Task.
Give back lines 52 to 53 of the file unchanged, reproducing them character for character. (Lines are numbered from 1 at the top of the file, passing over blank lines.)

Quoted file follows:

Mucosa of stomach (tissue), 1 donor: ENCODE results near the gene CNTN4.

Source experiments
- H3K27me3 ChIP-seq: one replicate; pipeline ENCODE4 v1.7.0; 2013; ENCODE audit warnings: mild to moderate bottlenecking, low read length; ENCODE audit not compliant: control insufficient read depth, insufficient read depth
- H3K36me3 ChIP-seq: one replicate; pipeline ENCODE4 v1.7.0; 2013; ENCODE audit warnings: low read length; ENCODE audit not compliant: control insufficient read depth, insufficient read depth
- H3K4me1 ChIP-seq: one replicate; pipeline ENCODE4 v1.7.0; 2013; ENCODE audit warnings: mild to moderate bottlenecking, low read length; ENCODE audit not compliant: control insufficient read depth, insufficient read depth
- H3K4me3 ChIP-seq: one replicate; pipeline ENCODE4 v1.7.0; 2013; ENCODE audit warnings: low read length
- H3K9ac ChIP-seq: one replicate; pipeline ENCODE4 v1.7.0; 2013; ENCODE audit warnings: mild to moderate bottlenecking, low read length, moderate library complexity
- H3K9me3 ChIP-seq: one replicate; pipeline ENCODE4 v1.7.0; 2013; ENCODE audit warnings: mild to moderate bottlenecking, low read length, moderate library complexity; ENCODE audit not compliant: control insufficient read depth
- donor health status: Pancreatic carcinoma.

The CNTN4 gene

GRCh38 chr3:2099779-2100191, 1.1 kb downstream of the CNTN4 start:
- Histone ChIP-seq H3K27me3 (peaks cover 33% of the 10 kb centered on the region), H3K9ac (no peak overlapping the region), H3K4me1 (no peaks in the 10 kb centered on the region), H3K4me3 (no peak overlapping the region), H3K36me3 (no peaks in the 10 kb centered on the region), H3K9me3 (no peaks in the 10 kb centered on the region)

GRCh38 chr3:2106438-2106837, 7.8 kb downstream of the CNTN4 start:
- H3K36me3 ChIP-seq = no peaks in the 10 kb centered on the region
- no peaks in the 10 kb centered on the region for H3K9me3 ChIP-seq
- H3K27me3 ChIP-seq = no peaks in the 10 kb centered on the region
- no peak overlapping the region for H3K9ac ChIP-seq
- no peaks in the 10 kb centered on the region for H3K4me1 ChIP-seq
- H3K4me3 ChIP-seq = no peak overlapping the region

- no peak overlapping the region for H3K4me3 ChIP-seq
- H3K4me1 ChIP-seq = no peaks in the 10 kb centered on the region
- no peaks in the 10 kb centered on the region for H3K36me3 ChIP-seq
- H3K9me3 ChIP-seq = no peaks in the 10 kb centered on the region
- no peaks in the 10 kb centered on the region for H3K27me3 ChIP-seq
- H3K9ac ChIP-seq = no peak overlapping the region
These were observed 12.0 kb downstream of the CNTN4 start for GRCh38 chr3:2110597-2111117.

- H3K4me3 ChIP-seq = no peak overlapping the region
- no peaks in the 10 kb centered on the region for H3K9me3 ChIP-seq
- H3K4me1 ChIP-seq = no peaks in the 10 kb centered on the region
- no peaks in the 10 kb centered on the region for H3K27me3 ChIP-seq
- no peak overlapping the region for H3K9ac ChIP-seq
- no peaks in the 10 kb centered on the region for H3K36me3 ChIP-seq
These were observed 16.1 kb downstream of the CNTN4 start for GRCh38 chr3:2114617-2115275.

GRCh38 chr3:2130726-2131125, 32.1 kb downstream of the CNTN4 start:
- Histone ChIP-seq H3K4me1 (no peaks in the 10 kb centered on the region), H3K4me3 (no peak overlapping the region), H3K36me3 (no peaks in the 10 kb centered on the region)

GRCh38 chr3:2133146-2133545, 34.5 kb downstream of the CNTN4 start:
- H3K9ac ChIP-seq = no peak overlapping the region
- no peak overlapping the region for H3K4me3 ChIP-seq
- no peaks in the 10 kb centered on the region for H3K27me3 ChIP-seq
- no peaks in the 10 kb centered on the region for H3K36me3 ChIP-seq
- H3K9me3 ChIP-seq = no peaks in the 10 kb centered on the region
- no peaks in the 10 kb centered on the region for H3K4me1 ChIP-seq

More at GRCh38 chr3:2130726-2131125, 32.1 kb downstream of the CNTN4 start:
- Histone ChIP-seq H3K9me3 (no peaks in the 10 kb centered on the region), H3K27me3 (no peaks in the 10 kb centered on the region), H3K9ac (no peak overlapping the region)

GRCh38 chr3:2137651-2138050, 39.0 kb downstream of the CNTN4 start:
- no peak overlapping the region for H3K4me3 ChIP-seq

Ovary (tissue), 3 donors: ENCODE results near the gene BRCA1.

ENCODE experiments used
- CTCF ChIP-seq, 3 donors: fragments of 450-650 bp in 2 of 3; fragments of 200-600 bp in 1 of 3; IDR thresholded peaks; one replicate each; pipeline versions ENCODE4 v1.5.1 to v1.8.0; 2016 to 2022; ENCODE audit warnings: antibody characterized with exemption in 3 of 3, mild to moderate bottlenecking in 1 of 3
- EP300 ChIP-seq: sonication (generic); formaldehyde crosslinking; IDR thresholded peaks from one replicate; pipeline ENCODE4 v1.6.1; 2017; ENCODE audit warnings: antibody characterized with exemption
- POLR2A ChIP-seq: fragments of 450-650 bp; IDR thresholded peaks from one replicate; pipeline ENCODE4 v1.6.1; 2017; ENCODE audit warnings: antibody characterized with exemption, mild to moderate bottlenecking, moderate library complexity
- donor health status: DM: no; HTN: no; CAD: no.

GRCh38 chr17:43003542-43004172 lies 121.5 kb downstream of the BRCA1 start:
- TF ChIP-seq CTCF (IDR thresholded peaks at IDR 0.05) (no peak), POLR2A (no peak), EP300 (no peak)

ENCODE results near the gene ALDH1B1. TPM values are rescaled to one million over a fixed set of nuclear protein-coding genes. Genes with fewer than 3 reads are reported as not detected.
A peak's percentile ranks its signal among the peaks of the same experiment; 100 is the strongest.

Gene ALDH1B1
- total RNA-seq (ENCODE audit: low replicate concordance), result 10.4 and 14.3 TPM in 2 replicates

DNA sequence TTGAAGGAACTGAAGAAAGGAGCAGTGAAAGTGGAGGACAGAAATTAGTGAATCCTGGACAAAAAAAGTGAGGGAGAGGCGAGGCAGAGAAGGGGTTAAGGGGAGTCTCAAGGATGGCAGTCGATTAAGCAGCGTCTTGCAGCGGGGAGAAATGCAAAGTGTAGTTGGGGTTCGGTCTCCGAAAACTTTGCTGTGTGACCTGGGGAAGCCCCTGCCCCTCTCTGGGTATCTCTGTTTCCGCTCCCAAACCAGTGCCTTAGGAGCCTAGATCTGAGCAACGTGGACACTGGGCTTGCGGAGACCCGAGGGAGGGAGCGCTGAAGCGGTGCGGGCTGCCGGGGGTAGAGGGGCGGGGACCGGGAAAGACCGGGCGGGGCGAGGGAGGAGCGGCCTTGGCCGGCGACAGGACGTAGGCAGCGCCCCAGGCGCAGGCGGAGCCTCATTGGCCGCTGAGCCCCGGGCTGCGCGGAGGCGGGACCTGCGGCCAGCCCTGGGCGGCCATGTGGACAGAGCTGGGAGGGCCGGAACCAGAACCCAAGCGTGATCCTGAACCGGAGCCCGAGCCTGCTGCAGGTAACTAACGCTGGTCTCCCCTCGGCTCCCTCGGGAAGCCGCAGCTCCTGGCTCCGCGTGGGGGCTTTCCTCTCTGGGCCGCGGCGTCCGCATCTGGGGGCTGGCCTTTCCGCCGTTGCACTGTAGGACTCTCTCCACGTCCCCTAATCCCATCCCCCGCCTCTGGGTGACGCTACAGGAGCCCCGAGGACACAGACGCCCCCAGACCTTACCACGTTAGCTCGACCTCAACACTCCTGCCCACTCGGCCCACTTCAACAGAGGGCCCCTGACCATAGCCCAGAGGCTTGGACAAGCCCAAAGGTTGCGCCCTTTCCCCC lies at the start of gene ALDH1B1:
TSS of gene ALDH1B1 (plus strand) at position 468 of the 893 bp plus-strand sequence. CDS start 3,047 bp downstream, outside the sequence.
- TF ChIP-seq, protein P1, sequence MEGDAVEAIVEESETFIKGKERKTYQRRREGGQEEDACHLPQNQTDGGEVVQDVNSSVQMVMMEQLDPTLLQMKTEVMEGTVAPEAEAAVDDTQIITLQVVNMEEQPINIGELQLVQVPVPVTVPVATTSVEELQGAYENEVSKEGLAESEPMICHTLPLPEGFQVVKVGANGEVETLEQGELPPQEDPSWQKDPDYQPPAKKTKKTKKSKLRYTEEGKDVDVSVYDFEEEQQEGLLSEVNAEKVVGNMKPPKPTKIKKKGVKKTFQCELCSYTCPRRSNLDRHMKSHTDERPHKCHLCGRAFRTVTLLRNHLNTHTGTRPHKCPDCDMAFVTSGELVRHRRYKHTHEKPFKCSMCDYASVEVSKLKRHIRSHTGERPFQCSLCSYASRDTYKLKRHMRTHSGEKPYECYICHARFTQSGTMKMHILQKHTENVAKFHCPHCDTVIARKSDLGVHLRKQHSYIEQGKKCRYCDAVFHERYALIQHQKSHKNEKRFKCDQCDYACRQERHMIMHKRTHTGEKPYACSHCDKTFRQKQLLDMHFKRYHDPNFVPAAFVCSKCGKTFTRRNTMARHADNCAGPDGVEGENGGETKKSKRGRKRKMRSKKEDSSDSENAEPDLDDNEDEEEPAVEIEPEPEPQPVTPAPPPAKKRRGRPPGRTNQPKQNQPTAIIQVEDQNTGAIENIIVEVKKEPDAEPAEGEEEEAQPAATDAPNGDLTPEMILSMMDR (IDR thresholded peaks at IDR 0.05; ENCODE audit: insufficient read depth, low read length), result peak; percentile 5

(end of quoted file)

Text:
- donor health status: DM: no; HTN: no; CAD: no.

GRCh38 chr17:43003542-43004172 lies 121.5 kb downstream of the BRCA1 start: